0x6A7232 wrote: »
This just got worse: there's another security hole. This one affects all CPUs, Intel, AMD, and the ARM processors in your smartphones. The previous flaw in the OP is called Meltdown. The new flaw that affects all processors is called Spectre.
How much is the Spectre patch going to affect your performance, you ask? It won't, because there is no fix. You'll need new hardware. Spectre has been living quietly with us for decades, so there's no way to just use older hardware. Once the attack method gets out... yeah.
In summary, there's two separate flaws; Meltdown only affects Intel CPUs, and requires a performance-draining patch (which will also be applied to the non-affected AMD chips, because "glory to Intel!" (no, really!)) and Spectre, which affects all (to include the ARM processors in your smartphones) systems. There is no known fix for Spectre, besides new hardware.
So yeah, we're all screwed once Spectre leaks.
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SnailsAttack wrote: »
"haha get screwed intel users.. wait"
Nordic wrote: »
Apparently AMD is getting the same treatment regardless of if they bug affects them https://www.techpowerup.com/240187/amd-struggles-to-be-excluded-from-unwarranted-intel-vt-flaw-kernel-patches
Last year, Google’s Project Zero team discovered serious security flaws caused by “speculative execution,” a technique used by most modern processors (CPUs) to optimize performance.
The Project Zero researcher, Jann Horn, demonstrated that malicious actors could take advantage of speculative execution to read system memory that should have been inaccessible. For example, an unauthorized party may read sensitive information in the system’s memory such as passwords, encryption keys, or sensitive information open in applications. Testing also showed that an attack running on one virtual machine was able to access the physical memory of the host machine, and through that, gain read-access to the memory of a different virtual machine on the same host.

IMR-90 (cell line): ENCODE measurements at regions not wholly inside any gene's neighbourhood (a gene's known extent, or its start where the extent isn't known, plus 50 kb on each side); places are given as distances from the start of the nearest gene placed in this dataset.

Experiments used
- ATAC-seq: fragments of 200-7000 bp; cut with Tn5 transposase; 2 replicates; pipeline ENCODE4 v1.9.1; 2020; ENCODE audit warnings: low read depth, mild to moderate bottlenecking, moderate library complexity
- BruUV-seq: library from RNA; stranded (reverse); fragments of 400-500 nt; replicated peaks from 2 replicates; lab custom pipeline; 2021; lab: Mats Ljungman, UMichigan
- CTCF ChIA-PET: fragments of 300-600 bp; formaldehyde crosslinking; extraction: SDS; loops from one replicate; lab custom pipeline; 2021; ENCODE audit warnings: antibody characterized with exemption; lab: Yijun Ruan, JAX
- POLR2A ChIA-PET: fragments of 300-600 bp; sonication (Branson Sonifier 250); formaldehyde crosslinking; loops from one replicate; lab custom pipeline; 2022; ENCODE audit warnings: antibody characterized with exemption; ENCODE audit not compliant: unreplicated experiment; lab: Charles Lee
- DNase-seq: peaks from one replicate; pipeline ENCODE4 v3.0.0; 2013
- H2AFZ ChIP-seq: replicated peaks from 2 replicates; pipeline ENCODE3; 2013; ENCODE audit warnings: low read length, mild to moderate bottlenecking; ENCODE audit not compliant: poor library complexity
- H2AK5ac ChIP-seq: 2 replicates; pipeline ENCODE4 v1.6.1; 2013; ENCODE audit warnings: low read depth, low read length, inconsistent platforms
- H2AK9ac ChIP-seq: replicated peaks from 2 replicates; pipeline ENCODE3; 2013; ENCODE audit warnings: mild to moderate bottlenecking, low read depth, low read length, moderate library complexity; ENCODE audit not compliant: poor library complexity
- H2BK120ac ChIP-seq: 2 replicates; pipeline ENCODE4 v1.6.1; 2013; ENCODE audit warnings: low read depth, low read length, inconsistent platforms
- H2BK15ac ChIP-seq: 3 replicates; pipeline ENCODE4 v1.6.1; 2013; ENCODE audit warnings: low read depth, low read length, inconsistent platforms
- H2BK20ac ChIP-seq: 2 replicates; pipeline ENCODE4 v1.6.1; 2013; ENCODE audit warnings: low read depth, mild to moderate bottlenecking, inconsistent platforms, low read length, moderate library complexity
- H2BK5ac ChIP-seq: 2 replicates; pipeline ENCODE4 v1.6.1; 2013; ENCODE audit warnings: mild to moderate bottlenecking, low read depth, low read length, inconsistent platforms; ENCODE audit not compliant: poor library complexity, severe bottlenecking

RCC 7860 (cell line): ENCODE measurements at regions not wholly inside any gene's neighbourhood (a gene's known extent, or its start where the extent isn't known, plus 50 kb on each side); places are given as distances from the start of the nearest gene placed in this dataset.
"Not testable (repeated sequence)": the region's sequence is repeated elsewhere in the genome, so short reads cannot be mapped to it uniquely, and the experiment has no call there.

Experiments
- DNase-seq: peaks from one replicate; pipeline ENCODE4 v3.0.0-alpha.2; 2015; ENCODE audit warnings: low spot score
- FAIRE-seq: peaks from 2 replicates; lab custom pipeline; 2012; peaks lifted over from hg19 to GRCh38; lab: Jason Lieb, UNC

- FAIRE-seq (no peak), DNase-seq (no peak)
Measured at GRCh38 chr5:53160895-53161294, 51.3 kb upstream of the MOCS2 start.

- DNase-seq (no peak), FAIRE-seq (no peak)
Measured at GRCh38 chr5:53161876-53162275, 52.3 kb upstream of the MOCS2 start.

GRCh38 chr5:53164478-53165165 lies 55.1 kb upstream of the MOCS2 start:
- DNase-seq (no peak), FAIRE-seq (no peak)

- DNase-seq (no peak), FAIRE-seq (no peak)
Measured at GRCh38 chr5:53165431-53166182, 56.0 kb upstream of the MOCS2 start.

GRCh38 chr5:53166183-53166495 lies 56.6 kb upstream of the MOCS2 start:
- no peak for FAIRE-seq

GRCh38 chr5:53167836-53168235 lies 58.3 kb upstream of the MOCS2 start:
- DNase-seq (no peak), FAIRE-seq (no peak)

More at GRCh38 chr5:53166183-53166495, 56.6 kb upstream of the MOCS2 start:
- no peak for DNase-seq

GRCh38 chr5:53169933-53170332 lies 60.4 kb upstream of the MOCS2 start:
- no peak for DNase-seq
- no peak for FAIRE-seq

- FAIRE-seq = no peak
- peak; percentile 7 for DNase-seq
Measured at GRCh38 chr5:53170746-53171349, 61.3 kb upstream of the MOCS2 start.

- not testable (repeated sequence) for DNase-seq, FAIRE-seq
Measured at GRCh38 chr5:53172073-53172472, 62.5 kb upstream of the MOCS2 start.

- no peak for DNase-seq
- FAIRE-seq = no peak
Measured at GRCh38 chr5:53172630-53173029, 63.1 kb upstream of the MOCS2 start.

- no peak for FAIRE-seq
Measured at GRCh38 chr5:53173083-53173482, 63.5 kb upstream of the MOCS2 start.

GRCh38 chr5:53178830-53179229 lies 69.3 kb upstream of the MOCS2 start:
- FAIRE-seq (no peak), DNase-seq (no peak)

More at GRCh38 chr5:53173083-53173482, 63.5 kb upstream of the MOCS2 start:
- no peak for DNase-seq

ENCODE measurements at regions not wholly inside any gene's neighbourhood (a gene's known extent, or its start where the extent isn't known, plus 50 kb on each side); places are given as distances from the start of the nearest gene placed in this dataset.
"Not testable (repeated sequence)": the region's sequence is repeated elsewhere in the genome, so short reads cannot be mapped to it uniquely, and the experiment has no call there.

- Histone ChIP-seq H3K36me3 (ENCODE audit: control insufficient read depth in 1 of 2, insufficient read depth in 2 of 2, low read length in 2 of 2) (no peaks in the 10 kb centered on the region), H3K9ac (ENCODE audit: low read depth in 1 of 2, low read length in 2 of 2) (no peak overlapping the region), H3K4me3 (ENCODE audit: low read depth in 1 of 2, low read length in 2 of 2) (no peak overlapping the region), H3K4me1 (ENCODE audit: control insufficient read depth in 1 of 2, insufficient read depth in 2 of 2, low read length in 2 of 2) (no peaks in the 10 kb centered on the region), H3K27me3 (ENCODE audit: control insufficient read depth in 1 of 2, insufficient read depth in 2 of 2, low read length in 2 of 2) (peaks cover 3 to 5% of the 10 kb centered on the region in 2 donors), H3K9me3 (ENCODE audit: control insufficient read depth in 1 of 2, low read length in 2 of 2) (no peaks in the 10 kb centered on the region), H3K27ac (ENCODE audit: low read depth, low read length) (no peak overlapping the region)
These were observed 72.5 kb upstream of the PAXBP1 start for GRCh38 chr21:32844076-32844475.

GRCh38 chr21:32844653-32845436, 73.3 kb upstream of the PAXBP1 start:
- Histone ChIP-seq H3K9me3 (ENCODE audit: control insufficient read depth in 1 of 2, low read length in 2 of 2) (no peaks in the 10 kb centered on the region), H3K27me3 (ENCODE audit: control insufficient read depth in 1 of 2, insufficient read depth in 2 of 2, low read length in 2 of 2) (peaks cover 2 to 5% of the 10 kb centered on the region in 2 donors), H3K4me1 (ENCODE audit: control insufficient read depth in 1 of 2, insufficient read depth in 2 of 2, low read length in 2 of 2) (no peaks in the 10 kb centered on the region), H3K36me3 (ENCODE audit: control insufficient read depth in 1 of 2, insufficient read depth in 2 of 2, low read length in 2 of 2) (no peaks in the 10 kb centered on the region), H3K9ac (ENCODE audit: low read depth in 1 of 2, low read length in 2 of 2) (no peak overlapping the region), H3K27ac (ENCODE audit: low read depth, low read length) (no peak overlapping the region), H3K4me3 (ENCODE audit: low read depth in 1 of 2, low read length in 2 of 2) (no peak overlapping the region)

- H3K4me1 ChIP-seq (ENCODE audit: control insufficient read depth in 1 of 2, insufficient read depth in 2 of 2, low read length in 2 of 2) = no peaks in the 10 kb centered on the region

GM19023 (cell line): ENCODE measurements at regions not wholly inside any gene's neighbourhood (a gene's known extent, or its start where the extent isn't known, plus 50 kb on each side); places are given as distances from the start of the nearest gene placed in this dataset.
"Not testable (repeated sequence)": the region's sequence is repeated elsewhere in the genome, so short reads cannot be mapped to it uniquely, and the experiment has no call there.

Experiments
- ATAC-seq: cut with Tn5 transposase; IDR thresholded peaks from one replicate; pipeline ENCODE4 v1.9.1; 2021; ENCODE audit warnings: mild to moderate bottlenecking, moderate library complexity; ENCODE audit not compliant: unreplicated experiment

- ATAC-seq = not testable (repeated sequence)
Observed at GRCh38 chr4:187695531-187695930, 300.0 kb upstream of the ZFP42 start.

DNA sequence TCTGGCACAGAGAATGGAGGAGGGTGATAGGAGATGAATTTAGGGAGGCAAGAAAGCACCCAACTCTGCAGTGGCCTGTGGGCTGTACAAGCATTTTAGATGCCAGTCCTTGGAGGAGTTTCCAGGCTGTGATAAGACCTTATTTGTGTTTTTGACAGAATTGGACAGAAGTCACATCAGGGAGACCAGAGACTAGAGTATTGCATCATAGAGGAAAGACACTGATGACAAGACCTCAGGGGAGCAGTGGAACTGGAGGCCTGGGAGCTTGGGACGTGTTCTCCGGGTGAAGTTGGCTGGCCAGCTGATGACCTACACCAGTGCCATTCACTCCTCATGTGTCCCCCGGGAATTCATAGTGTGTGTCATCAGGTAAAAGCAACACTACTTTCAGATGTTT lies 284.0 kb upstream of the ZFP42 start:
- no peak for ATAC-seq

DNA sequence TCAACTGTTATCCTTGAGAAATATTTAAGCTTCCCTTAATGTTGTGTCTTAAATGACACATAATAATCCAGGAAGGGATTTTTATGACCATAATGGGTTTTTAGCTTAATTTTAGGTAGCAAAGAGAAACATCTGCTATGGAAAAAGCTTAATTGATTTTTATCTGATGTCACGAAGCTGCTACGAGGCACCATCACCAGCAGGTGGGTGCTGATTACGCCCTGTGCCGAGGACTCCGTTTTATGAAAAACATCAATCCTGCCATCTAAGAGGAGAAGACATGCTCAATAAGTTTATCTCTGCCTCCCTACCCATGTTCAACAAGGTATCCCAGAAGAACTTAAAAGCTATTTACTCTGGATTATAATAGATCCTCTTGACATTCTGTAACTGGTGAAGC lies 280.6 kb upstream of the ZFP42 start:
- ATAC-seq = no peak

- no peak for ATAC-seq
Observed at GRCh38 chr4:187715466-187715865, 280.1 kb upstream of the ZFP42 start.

These vulnerabilities affect many CPUs, including those from AMD, ARM, and Intel, as well as the devices and operating systems running them.
As soon as we learned of this new class of attack, our security and product development teams mobilized to defend Google’s systems and our users’ data. We have updated our systems and affected products to protect against this new type of attack. We also collaborated with hardware and software manufacturers across the industry to help protect their users and the broader web. These efforts have included collaborative analysis and the development of novel mitigations.
We are posting before an originally coordinated disclosure date of January 9, 2018 because of existing public reports and growing speculation in the press and security research community about the issue, which raises the risk of exploitation. The full Project Zero report is forthcoming.
We have discovered that CPU data cache timing can be abused to efficiently leak information out of mis-speculated execution, leading to (at worst) arbitrary virtual memory read vulnerabilities across local security boundaries in various contexts.
Variants of this issue are known to affect many modern processors, including certain processors by Intel, AMD and ARM. For a few Intel and AMD CPU models, we have exploits that work against real software. We reported this issue to Intel, AMD and ARM on 2017-06-01 .
So far, there are three known variants of the issue:
Fathom wrote: »
But... I don't want to run windows updater on my win7, they just patch win10 over it without asking.
Nordic wrote: »
This is all an elaborate plan by Google to sabotage Intel so that Alphabet can join and then dominate the x86 cpu market.
0x6A7232 wrote: »
I've heard gaming is barely affected....